A vicious circle. Some people will take their purchases back because hey feel guilty,” says Eng. “That guilt can trigger another shopping spree, so it’s a vicious circle. ” And in these people, debt may not be an issue because they’re consistently returning clothes out of guilt but a problem still exists. Impaired relationships. “It is not uncommon for us to see impairments in relationships from excessive spending or shopping,” says Rick Zero, vice president of addiction and behavioral services at Proctor Hospital at the Illinois Institute for Addiction Recovery. Impairment can occur because the person spends time away from home to shop, covers up debt with deception, ND emotionally and physically starts to isolate themselves from others as they become preoccupied with their behavior. ” Clear consequences. “It’s just like any other addiction it has nothing to do with how much a person shops or spends, and everything to do with consequences,” says Zero. “We often get the question around the holidays that because a person spent more money than she intended, does this make her an addict?
The answer is no. However, if there is a pattern or a trend or consequences that occur with excessive shopping then the person may be a problem spender the hallmark is still loss of control. If they are no longer in control of their shopping but their shopping is in control of them, they’ve crossed the line. “From hitting the mall with your girlfriends on a Saturday afternoon, to holiday spending on gifts that go under the tree, shopping could be called one of America’s favorite pastimes.
For most people, it means some new clothes for work or a small trinket for a friend. For others, however, shopping is much more than an enjoyable pastime, and in some cases, it is a real and destructive addiction that can turn into a financial disaster. “Compulsive shopping and spending are defined as inappropriate, excessive, ND out of control,” says Donald Black, MD, professor of psychiatry at the University of Iowa College of Medicine. “Like other addictions, it basically has to do with impulsiveness and lack of control over one’s impulses.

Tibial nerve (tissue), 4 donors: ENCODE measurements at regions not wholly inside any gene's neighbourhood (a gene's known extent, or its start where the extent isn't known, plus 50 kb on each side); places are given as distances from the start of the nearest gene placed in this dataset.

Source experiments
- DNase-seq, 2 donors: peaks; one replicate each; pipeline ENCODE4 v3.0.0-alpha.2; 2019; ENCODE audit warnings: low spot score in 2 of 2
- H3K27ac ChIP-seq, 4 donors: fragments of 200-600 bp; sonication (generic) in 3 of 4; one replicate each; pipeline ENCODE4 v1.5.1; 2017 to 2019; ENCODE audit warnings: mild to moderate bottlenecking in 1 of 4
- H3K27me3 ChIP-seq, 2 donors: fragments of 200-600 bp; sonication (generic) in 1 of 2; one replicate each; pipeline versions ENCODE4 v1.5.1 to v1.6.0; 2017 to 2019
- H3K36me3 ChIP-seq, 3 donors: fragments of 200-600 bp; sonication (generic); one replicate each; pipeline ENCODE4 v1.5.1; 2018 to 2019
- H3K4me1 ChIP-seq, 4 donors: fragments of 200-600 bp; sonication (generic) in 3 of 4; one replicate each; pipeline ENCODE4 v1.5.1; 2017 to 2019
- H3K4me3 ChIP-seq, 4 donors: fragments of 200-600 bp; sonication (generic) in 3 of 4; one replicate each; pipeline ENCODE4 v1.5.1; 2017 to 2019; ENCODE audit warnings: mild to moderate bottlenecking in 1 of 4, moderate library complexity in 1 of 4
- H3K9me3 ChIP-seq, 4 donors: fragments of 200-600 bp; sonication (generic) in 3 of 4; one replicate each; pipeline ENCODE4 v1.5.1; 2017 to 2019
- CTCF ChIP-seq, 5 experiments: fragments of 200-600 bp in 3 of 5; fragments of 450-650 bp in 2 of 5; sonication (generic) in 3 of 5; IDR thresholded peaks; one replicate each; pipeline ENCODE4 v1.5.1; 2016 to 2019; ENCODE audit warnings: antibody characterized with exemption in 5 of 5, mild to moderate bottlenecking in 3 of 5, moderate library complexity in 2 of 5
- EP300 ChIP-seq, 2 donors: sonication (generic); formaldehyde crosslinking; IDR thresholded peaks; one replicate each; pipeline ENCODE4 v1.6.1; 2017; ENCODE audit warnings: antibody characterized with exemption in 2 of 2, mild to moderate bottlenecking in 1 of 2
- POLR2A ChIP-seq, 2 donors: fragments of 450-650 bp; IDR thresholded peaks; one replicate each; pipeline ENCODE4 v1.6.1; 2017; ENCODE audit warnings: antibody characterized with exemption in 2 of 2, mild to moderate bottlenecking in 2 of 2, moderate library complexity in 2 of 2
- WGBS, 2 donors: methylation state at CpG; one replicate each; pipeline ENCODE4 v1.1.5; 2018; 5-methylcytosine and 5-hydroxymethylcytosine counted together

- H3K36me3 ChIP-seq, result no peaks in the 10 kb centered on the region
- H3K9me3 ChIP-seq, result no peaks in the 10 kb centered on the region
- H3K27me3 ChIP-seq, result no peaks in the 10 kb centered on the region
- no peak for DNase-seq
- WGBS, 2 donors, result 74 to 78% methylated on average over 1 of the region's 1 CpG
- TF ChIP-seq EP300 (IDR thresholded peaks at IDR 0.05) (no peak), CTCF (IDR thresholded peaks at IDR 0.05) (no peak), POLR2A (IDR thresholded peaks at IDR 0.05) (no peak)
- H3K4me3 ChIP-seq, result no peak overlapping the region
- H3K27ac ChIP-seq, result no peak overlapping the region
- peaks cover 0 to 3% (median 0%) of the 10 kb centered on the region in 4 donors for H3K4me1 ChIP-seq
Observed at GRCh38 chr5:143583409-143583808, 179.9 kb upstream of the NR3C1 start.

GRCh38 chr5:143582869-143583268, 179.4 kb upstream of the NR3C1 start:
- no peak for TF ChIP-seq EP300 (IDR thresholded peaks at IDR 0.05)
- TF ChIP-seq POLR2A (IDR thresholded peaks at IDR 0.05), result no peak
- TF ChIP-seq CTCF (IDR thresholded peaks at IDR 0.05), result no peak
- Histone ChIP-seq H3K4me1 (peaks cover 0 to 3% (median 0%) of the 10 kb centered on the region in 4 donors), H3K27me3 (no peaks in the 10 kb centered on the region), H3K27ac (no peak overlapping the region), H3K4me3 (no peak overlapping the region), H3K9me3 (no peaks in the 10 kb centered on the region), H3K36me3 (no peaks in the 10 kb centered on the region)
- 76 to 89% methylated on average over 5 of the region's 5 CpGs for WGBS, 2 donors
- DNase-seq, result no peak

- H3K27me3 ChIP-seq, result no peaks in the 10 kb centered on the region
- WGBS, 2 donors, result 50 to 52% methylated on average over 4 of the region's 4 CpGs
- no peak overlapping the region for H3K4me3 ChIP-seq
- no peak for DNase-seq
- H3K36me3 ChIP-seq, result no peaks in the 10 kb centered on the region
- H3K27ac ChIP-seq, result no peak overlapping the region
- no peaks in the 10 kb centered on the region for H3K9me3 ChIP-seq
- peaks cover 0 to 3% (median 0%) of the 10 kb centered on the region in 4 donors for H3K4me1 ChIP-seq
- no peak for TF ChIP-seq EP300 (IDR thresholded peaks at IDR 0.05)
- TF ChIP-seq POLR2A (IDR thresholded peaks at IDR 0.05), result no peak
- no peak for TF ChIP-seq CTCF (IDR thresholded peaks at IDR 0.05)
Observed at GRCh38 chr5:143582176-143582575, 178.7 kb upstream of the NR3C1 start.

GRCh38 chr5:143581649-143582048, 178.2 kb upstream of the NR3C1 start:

In America, shopping is embedded in our culture; so often, the impulsiveness comes out as excessive shopping. ” Sometimes referred to as “sophism’s,” shopping addiction can wreak havoc on a person’s life, family, and finances. Experts explain to WebMD why shopping can be so addictive, what the warning Signs are, and how to stop the cycle of spending. Reinforced Shopping No one knows what causes addictive behaviors, like shopping, alcoholism, drug abuse, and gambling,” says Ruth Eng, Deed, a professor of applied health science at Indiana University. Some Of the new evidence suggests that some people, maybe 10%-15%, may have a genetic predisposition to an addictive behavior, coupled with an environment in which the particular behavior is triggered, but no one really knows why. ” While the origin of addictions remains uncertain, why addicts continue their destructive behaviors is better understood. “Individuals will get some kind of high from an addictive behavior like shopping,” says Eng.
Meaning that endorphins and dopamine, naturally occurring opiate receptor sites in the brain, get switched on, and the person feels good, and if it feels good they are more likely to do it it’s reinforced. ‘ So what are the telltale signs that shopping has crossed the line and become an addiction? Sophism’s “There are certainly a lot of commonalities among chopsticks and other addicts,” says Eng. “For instance, while alcoholics will hide their bottles, chopsticks will hide their purchases. ‘ What else should a concerned family member or friend look out for when they think shopping has become a problem?